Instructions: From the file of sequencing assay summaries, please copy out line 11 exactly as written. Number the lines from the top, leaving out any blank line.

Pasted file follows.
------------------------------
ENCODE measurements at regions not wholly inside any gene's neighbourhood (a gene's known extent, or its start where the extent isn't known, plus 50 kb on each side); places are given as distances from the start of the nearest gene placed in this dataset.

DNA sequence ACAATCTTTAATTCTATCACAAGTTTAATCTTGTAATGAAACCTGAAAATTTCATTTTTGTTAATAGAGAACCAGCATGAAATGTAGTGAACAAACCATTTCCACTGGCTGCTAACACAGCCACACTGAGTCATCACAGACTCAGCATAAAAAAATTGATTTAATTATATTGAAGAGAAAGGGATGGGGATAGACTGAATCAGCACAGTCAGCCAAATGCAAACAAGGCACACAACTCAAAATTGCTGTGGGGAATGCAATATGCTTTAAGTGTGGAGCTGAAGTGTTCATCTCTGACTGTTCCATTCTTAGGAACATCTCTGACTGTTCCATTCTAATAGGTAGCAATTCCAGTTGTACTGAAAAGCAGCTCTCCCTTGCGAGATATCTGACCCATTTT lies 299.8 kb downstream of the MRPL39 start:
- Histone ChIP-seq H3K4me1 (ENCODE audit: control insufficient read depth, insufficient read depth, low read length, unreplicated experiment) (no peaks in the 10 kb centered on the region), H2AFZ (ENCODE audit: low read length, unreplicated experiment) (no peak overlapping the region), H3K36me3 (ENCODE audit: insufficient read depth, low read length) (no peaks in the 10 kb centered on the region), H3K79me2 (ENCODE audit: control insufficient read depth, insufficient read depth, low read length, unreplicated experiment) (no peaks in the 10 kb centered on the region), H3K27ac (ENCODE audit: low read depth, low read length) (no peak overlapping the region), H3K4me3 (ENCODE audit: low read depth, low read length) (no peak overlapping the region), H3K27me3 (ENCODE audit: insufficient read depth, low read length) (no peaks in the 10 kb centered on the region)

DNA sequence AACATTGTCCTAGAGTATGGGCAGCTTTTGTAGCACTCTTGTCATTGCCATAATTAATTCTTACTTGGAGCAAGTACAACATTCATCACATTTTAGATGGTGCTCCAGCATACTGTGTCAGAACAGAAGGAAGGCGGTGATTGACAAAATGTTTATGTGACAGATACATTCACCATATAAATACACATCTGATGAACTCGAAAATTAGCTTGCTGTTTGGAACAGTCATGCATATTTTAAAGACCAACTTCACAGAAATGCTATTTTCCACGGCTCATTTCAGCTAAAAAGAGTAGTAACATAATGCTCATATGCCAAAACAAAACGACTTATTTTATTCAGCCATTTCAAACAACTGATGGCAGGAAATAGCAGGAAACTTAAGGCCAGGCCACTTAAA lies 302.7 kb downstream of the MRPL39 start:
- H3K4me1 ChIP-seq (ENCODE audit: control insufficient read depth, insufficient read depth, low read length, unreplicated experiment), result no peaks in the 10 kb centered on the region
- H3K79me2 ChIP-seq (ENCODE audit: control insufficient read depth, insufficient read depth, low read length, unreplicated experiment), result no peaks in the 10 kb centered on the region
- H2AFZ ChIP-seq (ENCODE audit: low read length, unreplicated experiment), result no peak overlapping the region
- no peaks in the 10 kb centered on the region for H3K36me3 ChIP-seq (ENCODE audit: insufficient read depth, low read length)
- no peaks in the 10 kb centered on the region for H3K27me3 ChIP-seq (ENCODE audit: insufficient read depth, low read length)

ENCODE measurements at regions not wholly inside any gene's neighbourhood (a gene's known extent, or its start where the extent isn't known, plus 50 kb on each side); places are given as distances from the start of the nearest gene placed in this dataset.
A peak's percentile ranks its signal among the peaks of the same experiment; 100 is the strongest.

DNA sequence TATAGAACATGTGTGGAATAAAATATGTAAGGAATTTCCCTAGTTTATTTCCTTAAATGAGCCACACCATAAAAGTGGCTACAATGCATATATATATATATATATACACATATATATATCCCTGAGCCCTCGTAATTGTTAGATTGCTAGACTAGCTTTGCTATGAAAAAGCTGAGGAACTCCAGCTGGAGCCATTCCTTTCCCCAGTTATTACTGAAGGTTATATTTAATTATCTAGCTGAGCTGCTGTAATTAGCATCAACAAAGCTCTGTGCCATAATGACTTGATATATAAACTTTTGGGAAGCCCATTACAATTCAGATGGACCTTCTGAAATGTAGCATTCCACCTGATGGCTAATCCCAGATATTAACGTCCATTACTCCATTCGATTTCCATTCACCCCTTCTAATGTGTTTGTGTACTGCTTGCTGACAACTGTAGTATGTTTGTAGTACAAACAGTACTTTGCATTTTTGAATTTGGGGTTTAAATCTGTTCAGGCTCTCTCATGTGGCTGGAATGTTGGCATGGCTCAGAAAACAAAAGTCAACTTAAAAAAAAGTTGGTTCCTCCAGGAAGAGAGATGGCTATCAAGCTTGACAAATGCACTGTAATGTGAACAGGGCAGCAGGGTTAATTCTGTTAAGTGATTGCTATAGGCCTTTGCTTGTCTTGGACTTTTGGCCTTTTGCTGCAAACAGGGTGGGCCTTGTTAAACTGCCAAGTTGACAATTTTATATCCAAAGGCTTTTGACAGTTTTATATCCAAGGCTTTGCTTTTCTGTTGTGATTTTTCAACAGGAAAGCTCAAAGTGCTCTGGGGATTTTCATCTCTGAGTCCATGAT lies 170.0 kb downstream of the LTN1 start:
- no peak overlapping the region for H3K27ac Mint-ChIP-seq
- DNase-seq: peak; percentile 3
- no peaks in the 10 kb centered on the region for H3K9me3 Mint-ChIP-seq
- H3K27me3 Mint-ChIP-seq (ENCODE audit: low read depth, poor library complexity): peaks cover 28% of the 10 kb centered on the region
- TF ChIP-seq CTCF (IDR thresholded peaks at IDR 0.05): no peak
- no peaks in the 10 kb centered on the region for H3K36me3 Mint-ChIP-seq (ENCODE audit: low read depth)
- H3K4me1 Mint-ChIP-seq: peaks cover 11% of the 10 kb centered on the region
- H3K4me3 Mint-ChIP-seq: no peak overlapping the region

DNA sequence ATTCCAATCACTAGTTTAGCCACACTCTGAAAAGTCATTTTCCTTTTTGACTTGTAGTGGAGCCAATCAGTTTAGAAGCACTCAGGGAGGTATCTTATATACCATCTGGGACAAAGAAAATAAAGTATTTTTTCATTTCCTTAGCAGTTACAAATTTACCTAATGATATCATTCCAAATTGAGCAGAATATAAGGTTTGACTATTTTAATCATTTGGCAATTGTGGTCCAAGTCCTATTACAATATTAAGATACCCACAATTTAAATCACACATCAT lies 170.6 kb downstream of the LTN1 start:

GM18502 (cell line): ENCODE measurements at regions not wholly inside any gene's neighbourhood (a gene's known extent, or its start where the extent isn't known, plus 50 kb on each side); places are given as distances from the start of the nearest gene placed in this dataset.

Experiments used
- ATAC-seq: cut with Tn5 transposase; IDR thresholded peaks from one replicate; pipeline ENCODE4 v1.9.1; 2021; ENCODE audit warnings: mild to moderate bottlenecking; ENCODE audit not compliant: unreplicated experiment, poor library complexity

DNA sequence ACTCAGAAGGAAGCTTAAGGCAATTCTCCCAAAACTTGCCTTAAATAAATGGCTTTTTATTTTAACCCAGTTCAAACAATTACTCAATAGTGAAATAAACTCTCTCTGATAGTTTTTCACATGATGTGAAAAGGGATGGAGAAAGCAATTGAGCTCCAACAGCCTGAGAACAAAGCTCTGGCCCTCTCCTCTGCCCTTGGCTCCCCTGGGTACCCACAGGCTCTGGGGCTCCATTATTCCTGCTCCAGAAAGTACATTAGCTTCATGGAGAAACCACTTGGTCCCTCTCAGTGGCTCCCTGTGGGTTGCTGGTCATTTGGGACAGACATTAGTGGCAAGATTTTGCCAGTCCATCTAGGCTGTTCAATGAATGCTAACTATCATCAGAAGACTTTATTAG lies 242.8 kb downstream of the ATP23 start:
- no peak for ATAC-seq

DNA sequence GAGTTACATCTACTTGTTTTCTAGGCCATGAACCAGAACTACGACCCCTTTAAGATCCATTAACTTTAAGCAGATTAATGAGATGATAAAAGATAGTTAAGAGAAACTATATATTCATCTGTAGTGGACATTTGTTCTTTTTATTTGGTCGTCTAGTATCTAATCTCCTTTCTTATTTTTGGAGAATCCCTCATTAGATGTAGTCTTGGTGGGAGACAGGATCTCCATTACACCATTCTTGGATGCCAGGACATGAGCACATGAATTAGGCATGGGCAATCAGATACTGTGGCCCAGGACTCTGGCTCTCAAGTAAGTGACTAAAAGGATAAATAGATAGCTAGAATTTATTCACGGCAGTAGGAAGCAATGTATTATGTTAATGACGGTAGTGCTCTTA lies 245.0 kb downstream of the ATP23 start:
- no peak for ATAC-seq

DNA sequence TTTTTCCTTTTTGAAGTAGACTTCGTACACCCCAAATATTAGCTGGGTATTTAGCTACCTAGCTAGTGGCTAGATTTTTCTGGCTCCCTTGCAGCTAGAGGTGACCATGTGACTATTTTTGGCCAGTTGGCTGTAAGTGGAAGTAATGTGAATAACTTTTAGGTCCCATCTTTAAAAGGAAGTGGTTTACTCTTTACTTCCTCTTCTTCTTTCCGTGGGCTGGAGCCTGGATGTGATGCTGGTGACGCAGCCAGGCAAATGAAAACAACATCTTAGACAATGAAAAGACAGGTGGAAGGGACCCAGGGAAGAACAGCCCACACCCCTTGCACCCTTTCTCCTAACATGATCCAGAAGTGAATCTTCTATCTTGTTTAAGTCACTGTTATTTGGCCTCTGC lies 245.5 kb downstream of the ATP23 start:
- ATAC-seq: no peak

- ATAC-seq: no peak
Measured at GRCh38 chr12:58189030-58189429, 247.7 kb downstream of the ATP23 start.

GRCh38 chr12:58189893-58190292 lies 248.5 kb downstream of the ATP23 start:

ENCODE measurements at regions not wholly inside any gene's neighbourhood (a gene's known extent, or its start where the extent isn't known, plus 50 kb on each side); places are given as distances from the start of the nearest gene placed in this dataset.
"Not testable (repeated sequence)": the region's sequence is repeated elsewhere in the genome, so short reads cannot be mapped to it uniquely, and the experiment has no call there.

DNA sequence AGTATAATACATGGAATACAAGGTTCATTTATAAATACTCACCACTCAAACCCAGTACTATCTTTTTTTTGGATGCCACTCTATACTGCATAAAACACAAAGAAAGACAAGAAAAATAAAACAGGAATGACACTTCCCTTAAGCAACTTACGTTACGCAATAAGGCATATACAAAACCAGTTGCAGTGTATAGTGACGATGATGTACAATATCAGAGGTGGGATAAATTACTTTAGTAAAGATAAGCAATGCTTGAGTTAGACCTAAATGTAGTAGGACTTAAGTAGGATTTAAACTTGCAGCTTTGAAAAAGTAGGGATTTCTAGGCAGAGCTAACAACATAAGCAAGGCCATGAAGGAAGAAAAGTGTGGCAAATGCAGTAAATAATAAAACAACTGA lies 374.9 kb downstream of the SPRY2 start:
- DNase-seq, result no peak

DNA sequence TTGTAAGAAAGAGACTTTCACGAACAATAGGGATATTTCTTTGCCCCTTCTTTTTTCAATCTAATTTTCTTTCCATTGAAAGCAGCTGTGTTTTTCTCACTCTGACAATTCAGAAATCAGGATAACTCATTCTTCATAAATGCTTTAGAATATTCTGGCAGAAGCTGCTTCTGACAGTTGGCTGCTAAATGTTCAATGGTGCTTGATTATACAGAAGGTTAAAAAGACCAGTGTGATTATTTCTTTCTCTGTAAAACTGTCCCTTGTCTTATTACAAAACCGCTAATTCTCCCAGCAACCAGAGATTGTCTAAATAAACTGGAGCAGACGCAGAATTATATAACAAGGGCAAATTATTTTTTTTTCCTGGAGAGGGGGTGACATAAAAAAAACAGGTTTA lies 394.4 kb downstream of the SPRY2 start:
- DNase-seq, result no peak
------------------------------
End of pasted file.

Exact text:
A peak's percentile ranks its signal among the peaks of the same experiment; 100 is the strongest.